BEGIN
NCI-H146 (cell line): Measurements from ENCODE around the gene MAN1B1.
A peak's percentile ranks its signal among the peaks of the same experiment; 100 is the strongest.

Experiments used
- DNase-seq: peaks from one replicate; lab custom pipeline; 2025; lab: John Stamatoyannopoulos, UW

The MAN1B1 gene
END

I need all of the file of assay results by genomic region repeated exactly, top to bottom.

NCI-H146 (cell line): Measurements from ENCODE around the gene MAN1B1.
A peak's percentile ranks its signal among the peaks of the same experiment; 100 is the strongest.

Experiments used
- DNase-seq: peaks from one replicate; lab custom pipeline; 2025; lab: John Stamatoyannopoulos, UW

The MAN1B1 gene